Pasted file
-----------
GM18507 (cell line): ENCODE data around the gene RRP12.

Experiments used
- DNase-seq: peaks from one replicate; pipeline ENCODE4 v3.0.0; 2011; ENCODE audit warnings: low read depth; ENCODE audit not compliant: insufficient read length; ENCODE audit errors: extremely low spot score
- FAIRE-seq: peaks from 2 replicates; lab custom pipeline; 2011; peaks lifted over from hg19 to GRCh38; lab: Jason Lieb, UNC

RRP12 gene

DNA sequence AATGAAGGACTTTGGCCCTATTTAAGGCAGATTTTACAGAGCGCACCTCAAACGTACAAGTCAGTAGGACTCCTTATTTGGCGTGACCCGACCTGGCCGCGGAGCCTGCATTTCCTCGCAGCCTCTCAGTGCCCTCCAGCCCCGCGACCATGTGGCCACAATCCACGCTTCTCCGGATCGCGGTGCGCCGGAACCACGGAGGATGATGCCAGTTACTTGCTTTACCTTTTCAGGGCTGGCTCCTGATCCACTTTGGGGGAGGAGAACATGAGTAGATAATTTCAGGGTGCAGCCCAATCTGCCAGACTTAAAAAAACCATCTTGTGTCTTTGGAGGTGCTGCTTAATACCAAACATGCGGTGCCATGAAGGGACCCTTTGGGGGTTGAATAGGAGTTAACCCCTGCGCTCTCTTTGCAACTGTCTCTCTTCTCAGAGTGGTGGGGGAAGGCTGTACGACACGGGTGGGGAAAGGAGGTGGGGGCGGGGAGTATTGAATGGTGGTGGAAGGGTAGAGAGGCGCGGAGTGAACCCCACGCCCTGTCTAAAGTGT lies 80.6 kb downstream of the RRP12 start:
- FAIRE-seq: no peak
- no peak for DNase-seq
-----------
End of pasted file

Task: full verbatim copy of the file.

GM18507 (cell line): ENCODE data around the gene RRP12.

Experiments used
- DNase-seq: peaks from one replicate; pipeline ENCODE4 v3.0.0; 2011; ENCODE audit warnings: low read depth; ENCODE audit not compliant: insufficient read length; ENCODE audit errors: extremely low spot score
- FAIRE-seq: peaks from 2 replicates; lab custom pipeline; 2011; peaks lifted over from hg19 to GRCh38; lab: Jason Lieb, UNC

RRP12 gene

DNA sequence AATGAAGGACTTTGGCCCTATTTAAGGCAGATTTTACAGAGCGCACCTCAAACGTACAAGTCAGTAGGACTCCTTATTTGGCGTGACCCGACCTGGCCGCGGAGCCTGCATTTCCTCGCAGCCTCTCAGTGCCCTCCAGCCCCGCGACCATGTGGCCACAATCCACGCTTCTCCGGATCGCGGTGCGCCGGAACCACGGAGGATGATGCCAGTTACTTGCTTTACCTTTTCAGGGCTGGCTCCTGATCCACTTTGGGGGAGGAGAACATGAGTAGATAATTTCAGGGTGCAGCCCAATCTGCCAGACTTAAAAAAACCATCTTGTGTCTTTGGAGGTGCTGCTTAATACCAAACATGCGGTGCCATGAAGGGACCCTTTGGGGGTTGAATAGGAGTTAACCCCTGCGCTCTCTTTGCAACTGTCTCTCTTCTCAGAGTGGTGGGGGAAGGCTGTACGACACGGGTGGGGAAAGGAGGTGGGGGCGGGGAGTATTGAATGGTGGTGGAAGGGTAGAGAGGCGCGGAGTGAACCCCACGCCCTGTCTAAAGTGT lies 80.6 kb downstream of the RRP12 start:
- FAIRE-seq: no peak
- no peak for DNase-seq